Weddings Traditions and Requirements on Trinidad

Saying “I do” on Trinidad on Tobago is as easy as one, two, three . . . days, that is

The simple process of obtaining a marriage license on Trinidad and Tobago is quite enticing when one considers the hoops some of the other Caribbean islands require you to jump through in order to wed in their country.

You may find that as you learn about the wedding traditions of Trinidad and Tobago, that they speak to you, and that you would like to borrow from the island's customs during your own ceremony.  Regardless, there are a few legal matters that must be taken into account before you may exchange vows on the island.

Local Wedding Customs

Weddings on Trinidad and Tobago are colorful and raucous events.  On the islands, the groom is expected to wear a three-piece-suit with a tail and topped off with a top hat.  The bride wears a satin dress in white or another pale color such as pink or yellow.  Unlike some other Caribbean islands, a processional of groomsmen, bridesmaids, and a flower girl is common here.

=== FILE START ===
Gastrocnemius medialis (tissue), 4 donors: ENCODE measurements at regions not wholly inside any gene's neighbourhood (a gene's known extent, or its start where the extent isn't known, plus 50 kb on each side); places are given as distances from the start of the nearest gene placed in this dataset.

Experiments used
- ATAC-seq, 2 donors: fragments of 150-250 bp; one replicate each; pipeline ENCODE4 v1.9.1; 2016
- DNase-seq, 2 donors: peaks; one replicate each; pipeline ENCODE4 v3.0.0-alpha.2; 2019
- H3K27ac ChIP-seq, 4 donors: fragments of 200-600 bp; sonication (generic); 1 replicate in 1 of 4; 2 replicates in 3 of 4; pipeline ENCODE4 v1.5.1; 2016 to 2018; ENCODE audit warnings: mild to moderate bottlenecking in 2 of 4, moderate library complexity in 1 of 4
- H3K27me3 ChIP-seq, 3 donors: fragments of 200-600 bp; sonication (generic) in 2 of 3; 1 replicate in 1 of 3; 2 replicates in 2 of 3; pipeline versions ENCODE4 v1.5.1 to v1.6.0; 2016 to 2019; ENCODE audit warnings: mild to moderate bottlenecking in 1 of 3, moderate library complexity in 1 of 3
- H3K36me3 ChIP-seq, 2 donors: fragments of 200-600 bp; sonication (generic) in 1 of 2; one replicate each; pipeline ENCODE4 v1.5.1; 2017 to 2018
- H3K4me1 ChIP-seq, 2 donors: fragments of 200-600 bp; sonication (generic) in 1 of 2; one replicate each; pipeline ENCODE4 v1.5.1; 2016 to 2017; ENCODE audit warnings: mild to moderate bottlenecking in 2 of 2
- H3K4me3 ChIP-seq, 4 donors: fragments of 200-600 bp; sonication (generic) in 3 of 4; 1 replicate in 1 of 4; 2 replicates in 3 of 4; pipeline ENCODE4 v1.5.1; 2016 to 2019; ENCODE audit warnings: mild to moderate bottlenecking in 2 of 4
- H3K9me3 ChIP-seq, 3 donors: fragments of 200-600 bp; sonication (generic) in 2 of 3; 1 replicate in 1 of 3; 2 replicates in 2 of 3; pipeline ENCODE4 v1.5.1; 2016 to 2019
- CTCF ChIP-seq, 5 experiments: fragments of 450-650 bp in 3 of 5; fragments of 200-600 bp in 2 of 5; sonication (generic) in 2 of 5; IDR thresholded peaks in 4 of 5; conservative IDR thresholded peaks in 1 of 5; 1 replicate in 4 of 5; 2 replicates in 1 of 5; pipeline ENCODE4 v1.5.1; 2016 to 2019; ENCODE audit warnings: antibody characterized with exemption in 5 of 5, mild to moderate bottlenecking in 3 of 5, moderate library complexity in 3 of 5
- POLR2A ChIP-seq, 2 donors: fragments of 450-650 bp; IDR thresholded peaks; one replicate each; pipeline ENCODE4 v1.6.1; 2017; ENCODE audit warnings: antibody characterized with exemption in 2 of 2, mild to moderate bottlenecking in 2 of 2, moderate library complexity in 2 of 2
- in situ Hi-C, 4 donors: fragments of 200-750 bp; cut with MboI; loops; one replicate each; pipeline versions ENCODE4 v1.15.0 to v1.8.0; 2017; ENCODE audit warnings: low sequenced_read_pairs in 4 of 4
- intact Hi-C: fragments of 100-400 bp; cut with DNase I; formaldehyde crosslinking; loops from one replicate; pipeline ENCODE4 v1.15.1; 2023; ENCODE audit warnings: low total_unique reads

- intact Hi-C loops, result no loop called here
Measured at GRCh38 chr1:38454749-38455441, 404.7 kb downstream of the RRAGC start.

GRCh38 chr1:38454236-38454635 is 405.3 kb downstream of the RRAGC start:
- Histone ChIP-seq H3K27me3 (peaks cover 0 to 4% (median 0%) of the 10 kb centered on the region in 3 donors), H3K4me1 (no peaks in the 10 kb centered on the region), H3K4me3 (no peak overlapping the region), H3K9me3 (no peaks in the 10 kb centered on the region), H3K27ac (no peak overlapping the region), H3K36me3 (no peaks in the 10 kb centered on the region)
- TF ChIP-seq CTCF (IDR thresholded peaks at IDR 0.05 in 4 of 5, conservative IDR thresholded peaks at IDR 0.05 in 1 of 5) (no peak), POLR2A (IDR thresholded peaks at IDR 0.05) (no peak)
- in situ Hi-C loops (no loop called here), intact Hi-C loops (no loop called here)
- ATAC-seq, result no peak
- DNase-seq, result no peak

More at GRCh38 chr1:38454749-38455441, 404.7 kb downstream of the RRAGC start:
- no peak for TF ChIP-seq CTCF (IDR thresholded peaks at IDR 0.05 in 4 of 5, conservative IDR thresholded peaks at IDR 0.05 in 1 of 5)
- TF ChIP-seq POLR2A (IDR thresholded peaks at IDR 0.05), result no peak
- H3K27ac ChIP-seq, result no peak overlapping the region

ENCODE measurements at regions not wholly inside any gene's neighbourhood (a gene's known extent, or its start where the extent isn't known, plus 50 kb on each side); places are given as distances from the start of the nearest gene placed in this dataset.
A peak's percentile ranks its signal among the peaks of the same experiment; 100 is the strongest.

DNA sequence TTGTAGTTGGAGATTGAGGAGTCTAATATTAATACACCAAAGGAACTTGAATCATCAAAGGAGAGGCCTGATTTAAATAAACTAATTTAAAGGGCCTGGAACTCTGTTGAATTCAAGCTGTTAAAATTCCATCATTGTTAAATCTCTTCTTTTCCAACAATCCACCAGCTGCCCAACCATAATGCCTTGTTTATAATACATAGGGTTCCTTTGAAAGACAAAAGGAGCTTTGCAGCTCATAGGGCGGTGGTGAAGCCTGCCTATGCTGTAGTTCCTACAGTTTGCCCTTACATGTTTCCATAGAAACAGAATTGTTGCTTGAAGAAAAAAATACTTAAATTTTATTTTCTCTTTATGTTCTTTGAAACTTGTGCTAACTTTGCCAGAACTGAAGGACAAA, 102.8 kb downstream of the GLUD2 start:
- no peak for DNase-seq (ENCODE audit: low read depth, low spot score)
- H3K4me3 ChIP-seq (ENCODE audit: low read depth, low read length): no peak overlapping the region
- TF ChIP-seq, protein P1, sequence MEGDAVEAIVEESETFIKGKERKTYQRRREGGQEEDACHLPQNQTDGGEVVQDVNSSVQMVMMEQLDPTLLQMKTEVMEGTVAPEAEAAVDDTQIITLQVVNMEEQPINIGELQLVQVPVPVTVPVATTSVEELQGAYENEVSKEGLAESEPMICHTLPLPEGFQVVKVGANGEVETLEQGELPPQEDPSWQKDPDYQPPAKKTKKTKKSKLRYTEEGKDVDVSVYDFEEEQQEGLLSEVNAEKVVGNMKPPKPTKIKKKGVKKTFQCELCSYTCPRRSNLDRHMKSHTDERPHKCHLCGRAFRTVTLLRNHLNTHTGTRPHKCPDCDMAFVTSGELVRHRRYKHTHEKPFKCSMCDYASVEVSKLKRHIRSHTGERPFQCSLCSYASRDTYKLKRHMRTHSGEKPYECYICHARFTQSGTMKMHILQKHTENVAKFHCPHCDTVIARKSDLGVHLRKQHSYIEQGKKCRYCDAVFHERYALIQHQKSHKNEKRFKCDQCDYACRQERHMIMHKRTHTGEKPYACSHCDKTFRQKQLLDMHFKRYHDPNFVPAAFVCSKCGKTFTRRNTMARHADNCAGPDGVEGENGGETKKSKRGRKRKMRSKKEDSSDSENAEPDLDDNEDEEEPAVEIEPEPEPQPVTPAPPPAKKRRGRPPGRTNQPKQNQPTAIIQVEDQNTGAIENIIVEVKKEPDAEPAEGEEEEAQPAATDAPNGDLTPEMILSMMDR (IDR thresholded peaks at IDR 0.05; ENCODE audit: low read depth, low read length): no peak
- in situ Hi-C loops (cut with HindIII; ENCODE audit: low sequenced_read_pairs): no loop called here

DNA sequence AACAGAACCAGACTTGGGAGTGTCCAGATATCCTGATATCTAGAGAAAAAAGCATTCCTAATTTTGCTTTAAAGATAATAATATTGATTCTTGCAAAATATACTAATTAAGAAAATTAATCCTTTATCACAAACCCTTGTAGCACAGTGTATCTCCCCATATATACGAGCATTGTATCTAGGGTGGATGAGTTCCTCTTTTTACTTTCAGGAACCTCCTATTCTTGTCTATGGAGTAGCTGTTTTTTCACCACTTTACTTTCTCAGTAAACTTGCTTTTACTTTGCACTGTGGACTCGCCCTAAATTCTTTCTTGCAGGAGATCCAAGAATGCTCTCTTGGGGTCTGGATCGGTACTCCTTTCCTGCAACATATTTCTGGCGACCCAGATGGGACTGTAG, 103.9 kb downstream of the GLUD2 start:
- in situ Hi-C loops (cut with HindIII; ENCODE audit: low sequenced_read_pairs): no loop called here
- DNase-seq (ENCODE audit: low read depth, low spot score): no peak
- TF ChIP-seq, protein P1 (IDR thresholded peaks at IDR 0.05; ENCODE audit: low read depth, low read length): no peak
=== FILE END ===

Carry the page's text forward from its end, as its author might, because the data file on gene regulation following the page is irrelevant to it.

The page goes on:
After the ceremony, the bride, groom, and their guests parade through the streets to the reception site.  Not only do they walk, but they boisterously dance and sing the whole way. 

As can be expected, the reception is a lively event filled with steel pan music, dancing, gifts given to the bride and groom, and joyful toasts.  Food at the reception ranges from dumplings and crab to Indian rotis.  The cake is, a spiced fruit cake soaked in rum, is traditionally carried in on the head of a guest, and is covered by mosquito net. 

Though these practices may seem outdated to some, they are done in good spirits, and can add a sense of fun to your wedding should you choose to incorporate some of them into your special day. 

Modern Requirements

After being on the island for three days, couples may apply for a special marriage license at the Inland Revenue Department in Scarborough.  The license will cost $55(USD), and can be obtained after the following documents are submitted:

  • Original or notarized copy of the divorce certificate if either party has been divorced.
  • Death certificate, if either party has been widowed.
  • Proof of any name changes.
  • Passport.

If everything is in order, the special license will be issued to the couple on the spot, and they may wed after 24 hours has passed.

Whether you choose to incorporate Trinidad and Tobago traditions into your ceremony and reception, or follow your own design path, the beauty and ambiance of the islands are sure to enhance every moment of your big day.


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